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Author Topic: CW Speed vs Propagation  (Read 1406 times)
VK2FAK
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Posts: 87




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« on: May 18, 2012, 04:25:55 PM »

Hi all....

I did read somewhere, where a CW op was having trouble making the contact at his normal speed around 25+wpm,   so dropped the speed down to 18 wpm and was about to finish off the QSO...simply because the signal was making the distance better.

Are the fast Op's shooting themselves in the foot so to speak by wanting to operate at a fast wpm speed and thus sacrifice a possible longer distance communication...

Assuming the OP is interested on making contacts around the world and just not local....some are, some are not..

John
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K8AXW
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Posts: 3827




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« Reply #1 on: May 18, 2012, 09:03:10 PM »

The ability to understand Morse at high speed goes down as propagation diminishes.  The ear and brain cannot "decode" Morse as well under these circumstances.

Then as propagation diminishes more is lost of a transmission during a static crash or quick fade.

A smart fast CW operator will automatically adjust speed with propagation.
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ZENKI
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Posts: 934




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« Reply #2 on: May 19, 2012, 12:02:09 AM »

You really need to use common sense. On the low bands where you have deep long fading high speed CW can help. On the other hand  sending high speed can get your report through before the fading  gets your signal.
The same goes for heavy QRN, high speed can get the  message through. Many peoples radios have poor group delay in their CW filters which stretches QRN out which entirely blanks  your signal. Transmitting fast CW when heavy QRN is around can  help. The bottom line is just to use a    common sense speed of 25 to 30 wpm. If you detect the other operating is transmitting at high speed he can probably copy you at high speed, slowing down will break his rhythm causing confusion and broken calls because of the QRN or fading.

There is really no  right or wrong  answer you just learn from experience.

The most important rule is  that you dont  stretch out and slow send  what you trying to send, this causes more errors because its hard to work out what you trying to send. THis is the worst possible thing you can do and it really ruins the receiving stations  rhythm causing more errors. Send in a consistent manner and just repeat in a normal fist and speed. Thats how the PRO's use to do it on the commercial HF links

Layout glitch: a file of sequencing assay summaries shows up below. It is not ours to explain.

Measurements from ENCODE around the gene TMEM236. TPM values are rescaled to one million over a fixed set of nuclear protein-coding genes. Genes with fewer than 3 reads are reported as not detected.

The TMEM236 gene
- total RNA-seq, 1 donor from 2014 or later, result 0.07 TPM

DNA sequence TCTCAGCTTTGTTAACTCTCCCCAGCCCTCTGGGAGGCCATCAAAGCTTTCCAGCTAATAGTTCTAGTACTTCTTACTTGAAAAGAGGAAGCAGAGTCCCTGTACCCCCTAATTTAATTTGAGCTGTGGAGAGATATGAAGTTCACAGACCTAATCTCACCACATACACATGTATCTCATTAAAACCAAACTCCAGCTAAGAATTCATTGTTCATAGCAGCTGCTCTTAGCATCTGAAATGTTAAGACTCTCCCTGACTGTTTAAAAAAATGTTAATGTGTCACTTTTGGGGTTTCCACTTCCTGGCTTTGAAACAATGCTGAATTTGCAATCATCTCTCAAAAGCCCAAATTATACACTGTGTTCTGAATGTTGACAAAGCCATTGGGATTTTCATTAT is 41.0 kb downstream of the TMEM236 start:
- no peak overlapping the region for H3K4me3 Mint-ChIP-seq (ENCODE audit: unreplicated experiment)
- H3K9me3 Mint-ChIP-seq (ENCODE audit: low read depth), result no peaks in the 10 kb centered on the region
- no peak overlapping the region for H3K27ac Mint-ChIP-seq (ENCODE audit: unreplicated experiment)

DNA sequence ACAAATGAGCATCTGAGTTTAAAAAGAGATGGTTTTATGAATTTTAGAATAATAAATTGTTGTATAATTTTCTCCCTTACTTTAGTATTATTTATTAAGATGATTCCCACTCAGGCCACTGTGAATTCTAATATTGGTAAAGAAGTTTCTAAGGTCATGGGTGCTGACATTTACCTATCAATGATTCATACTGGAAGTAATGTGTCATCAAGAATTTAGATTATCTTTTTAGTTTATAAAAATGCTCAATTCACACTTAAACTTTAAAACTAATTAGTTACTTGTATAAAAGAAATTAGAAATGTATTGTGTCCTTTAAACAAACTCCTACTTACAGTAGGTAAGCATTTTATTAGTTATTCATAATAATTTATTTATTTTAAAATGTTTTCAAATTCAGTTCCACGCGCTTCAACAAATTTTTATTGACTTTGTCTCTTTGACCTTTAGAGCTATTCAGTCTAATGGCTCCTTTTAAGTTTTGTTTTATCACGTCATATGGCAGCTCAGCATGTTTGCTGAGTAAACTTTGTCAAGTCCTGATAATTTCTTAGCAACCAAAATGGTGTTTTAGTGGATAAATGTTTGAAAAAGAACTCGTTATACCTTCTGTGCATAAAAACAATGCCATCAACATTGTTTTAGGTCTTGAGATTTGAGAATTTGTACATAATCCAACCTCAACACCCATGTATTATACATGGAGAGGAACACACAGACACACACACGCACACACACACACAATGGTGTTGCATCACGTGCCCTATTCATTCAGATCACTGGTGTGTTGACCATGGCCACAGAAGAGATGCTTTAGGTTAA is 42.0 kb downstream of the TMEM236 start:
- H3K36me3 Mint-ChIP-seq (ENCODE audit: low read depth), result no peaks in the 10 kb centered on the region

Hi all....

I did read somewhere, where a CW op was having trouble making the contact at his normal speed around 25+wpm,   so dropped the speed down to 18 wpm and was about to finish off the QSO...simply because the signal was making the distance better.

Are the fast Op's shooting themselves in the foot so to speak by wanting to operate at a fast wpm speed and thus sacrifice a possible longer distance communication...

Assuming the OP is interested on making contacts around the world and just not local....some are, some are not..

John
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NA7U
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Posts: 72


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« Reply #3 on: May 19, 2012, 05:15:00 PM »

I really doubt that the difference between 25 wpm and 18 wpm means the difference between working globally or locally. You didn't provide the original reference of what you read, but as stated there could be many reasons why the op slowed down at the end.
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W7ASA
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Posts: 226




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« Reply #4 on: May 26, 2012, 09:15:57 PM »

I have found that slowing down (not too much!) for long path or fluttery polar paths does often improve copy both ways.  These conditions often cause multi-pathing, where the received signal arrives not instantaniously, but spread over a slice of time (a few milliseconds), causing a sound similar to the ringing in a very narrow filter, with it's slow start-up and slow decay. The very critical beginning and endings of the dits/dahs can tend to run together.  In this case, slower sending and spacing has helped me in the past. 

As an example, the polar path between central North America and Russia and Scandinavia would often produce a warbling, ringing sound to the CW signals which let me know that I was hearing a station on the other side of the pole long before the other fellow would send his call sign and confirm it.  Often the other station was LOUD enough for good QRQ, but the signal ringing across a disturbed polar path turned some of the great and lightning fast Russian operator's signals into mush.

Just my two cents worth - correct for currency inflation as required - - -


>de Ray  ..._ ._
W7ASA
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